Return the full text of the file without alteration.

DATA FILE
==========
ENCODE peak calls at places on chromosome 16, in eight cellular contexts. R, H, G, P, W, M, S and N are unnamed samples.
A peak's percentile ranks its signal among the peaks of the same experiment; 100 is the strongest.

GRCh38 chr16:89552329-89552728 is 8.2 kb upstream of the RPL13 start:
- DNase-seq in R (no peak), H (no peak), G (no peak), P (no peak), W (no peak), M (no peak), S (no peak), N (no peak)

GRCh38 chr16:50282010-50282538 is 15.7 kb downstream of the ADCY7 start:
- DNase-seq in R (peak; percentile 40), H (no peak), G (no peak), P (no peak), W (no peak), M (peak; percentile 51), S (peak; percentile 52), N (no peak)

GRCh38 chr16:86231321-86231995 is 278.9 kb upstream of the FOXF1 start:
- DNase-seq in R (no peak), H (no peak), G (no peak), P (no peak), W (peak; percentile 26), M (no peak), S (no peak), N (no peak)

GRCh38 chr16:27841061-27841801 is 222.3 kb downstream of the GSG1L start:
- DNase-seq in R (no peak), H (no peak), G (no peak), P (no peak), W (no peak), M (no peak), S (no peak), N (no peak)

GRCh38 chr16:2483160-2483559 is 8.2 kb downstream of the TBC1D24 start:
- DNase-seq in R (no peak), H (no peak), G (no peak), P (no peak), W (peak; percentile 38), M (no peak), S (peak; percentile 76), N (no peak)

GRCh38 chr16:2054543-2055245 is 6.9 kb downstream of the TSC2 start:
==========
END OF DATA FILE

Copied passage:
ENCODE peak calls at places on chromosome 16, in eight cellular contexts. R, H, G, P, W, M, S and N are unnamed samples.
A peak's percentile ranks its signal among the peaks of the same experiment; 100 is the strongest.

GRCh38 chr16:89552329-89552728 is 8.2 kb upstream of the RPL13 start:
- DNase-seq in R (no peak), H (no peak), G (no peak), P (no peak), W (no peak), M (no peak), S (no peak), N (no peak)

GRCh38 chr16:50282010-50282538 is 15.7 kb downstream of the ADCY7 start:
- DNase-seq in R (peak; percentile 40), H (no peak), G (no peak), P (no peak), W (no peak), M (peak; percentile 51), S (peak; percentile 52), N (no peak)

GRCh38 chr16:86231321-86231995 is 278.9 kb upstream of the FOXF1 start:
- DNase-seq in R (no peak), H (no peak), G (no peak), P (no peak), W (peak; percentile 26), M (no peak), S (no peak), N (no peak)

GRCh38 chr16:27841061-27841801 is 222.3 kb downstream of the GSG1L start:
- DNase-seq in R (no peak), H (no peak), G (no peak), P (no peak), W (no peak), M (no peak), S (no peak), N (no peak)

GRCh38 chr16:2483160-2483559 is 8.2 kb downstream of the TBC1D24 start:
- DNase-seq in R (no peak), H (no peak), G (no peak), P (no peak), W (peak; percentile 38), M (no peak), S (peak; percentile 76), N (no peak)

GRCh38 chr16:2054543-2055245 is 6.9 kb downstream of the TSC2 start: